History of the Church in Canada
A Missionary Country
The Catholic Church in Canada has a young history that spans a little over 400 years. Catholicism took root in Canada with the Europeans’ arrival in the New World. On July 7, 1534, on the shores of the Gaspé peninsula, a French priest accompanying the explorer Jacques Cartier celebrated Mass for the first time on what was to become Canadian soil.
Colonization began in New France with the founding of Quebec City in 1608 by Samuel de Champlain and the establishment of Ville-Marie, now Montreal, by Sieur Paul de Chomedey de Maisonneuve in 1642.
Many French religious congregations sent men and women to New France to preach the Good News of Jesus Christ, thus beginning a major missionary initiative. The Recollect Franciscans, the Jesuits, the Sulpician Fathers, the Ursulines, the Hospitallers of Saint-Joseph and the Augustinians founded schools, set up hospitals and opened seminaries. Two major Canadian religious orders were founded: the Sisters of the Congregation of Notre Dame, by Saint Marguerite Bourgeoys in 1658, and the Grey Nuns, by Saint Marguerite d’Youville in 1737.
In 1658, Bishop François de Laval was named Apostolic Vicar for Canada. He later became the first Bishop in America. He was responsible for most of the territory which today covers Canada and the United States. In the early Church of the New World, six Jesuits and two lay associates were killed between 1642 and 1649 thus becoming martyrs.
From Atlantic to Pacific
In 1759, despite the abolition of the French regime, after the defeat of the French forces at the hands of the British, the Catholic Church continued to grow. Many years later, with the restoration of rights for Catholics in Great Britain, the Church was able to expand into English Canada. The Archdiocese of Kingston was established in 1826, the Archdiocese of Toronto in 1841 and the Archdiocese of Ottawa in 1847. In 1841, the Act of Union gave the Church in Canada full legal standing.
In 1820, the episcopal district of the Red River was established; In 1871, it became the Archdiocese of Saint-Boniface. This was the start of a large missionary endeavour by the Oblates of Mary Immaculate in Western and Northern Canada, particularly among the Aboriginal peoples. The Church was established from the Atlantic to the Pacific with the creation of dioceses in St. John’s in 1784, Halifax in 1842, Victoria in 1846, and Vancouver in 1873.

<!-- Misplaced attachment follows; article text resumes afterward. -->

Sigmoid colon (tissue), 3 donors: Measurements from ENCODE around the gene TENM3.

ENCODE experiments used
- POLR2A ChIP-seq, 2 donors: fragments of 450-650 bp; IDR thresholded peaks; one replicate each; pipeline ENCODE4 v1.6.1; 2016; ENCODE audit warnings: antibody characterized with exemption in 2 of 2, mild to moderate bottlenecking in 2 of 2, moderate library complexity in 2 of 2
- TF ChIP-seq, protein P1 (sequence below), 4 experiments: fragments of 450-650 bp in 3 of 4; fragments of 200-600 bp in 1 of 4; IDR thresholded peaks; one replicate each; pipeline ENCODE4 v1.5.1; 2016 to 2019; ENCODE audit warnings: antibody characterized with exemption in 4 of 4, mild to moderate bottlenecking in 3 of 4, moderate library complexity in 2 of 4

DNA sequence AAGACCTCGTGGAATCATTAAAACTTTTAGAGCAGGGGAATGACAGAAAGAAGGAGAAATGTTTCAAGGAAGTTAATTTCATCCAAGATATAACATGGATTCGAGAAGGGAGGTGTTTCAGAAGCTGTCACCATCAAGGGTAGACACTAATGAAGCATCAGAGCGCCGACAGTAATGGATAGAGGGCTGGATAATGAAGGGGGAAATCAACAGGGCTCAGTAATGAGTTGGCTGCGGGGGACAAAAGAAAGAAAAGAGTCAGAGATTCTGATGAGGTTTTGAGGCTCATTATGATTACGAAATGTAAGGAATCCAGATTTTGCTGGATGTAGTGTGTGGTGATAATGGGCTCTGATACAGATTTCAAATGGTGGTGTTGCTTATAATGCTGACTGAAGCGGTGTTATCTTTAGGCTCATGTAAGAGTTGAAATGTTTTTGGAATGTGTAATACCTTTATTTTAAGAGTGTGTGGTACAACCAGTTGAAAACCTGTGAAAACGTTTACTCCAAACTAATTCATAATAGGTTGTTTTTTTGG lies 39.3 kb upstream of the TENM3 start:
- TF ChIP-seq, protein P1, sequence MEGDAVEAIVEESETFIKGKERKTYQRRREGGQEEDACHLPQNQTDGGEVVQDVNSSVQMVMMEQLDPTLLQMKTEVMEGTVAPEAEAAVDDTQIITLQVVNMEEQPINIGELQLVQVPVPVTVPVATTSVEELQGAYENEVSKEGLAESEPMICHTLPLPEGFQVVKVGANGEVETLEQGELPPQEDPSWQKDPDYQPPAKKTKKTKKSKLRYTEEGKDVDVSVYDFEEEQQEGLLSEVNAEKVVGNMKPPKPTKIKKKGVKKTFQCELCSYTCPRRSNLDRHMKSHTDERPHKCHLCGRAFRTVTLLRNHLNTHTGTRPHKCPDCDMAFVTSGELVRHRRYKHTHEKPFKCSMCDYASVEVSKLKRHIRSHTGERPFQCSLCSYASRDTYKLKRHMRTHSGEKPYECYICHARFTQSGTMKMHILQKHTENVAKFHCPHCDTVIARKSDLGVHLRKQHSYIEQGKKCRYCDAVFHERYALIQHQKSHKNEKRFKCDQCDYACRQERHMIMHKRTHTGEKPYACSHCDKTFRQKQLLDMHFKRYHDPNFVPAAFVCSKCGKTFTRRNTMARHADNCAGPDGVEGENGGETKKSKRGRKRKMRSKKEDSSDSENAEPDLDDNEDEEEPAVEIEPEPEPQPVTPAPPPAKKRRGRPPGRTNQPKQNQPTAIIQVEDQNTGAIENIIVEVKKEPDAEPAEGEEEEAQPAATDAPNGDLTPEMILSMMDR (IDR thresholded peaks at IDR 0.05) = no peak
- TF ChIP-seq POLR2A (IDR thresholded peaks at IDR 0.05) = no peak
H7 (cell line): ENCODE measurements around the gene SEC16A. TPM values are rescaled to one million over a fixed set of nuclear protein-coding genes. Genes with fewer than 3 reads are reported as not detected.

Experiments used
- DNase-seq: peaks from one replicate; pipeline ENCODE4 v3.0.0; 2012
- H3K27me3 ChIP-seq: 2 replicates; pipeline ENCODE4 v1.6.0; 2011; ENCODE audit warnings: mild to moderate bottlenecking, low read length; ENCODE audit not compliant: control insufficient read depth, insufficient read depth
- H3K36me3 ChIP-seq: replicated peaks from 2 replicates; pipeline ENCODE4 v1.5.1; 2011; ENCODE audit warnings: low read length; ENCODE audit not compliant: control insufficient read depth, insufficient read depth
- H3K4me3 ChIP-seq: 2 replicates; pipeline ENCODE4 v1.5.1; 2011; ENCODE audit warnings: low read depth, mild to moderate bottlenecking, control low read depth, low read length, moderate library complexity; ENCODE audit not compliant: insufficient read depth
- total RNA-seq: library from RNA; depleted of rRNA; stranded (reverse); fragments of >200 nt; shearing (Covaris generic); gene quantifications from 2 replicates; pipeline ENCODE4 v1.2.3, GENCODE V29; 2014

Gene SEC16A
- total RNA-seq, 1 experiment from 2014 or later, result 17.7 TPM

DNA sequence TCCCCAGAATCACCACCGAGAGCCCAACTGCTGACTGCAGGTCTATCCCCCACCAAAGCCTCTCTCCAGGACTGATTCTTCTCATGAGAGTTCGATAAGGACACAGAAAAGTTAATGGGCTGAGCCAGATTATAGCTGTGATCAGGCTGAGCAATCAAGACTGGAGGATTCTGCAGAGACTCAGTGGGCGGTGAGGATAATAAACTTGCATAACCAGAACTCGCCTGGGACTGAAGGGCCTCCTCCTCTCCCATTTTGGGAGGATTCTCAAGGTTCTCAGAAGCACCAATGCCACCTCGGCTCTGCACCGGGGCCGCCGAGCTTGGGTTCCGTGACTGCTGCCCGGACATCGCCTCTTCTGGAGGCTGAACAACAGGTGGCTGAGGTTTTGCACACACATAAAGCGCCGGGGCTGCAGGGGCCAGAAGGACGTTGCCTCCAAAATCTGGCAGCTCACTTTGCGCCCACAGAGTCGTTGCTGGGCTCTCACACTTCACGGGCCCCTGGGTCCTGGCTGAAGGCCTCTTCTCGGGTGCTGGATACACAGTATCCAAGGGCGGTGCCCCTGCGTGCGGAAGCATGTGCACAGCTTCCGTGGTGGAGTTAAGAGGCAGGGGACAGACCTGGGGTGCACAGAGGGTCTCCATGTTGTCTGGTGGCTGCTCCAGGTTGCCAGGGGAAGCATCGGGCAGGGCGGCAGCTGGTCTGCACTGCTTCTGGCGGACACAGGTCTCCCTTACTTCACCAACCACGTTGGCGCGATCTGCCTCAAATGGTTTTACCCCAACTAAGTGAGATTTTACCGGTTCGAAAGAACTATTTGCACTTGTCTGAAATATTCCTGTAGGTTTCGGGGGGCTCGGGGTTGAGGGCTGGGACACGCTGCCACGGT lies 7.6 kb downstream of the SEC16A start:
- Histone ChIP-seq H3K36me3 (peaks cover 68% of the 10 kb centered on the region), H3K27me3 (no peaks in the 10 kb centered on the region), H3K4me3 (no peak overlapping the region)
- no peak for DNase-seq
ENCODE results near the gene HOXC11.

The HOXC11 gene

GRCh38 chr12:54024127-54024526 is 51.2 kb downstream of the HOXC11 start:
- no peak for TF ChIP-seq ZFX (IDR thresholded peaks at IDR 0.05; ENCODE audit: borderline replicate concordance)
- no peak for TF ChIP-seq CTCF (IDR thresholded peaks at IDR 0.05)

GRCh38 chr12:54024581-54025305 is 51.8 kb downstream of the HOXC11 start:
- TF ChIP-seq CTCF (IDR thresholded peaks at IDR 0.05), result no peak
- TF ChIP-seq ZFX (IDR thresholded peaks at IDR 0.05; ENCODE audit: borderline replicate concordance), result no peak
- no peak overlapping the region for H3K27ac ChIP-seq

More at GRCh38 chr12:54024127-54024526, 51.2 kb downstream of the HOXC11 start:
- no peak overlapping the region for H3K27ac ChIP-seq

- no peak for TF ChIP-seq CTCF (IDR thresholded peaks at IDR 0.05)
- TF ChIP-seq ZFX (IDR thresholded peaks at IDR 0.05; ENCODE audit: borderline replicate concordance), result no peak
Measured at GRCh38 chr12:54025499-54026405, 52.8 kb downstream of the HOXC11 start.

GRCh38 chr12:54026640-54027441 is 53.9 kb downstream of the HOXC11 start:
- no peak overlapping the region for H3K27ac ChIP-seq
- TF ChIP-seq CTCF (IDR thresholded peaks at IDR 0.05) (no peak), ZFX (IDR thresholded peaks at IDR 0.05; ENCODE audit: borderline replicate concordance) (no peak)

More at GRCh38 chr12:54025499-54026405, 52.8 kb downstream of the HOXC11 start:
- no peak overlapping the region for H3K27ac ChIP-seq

The Rich Diversity of the Church in Canada
The Eastern Churches have also played a major role in the development of the Catholic Church in Canada, especially in Western Canada, where there were large migrations of people from Eastern Europe, particularly from the Ukraine. Today, the Ukrainian Church is the largest of the Eastern Churches in Canada. Its founder, Bishop Nykyta Budka, was beatified by Pope John Paul II in 2001. Other Eastern Churches in Canada serve Slovaks, Armenians, Greek-Melkites, Maronites, Syrians and Syro-Malabars.
A Canadian Portrait
Canada is a vast territory with a northern climate. Most of the population is located along the country’s southern border with the United States, leaving many large areas of the interior and north with few inhabitants. The Canadian society is a mosaic of many languages and cultures from around the world. As a reflection of its historical development, Canada is constitutionally bilingual, with English and French as the two recognized official languages. According to statistics from the Government of Canada, 83% of the population calls itself Christian. There are more than 30 Christian denominations in Canada. The majority of Christian churches in Canada are representative of the following traditions: Catholic, United, Anglican, Presbyterian, Lutheran, Baptist, Orthodox and Pentecostal. The churches of these traditions account for 91% of all Christians in Canada. Catholics in Canada account for more than half of all Christians. Currently in Canada, there are 60 dioceses of the Latin Catholic Church, 13 eparchies and 1 exarchate of the Eastern Catholic Churches, as well as 2 ordinariates. Each diocese, eparchy, and ordinariate is distinct and autonomous.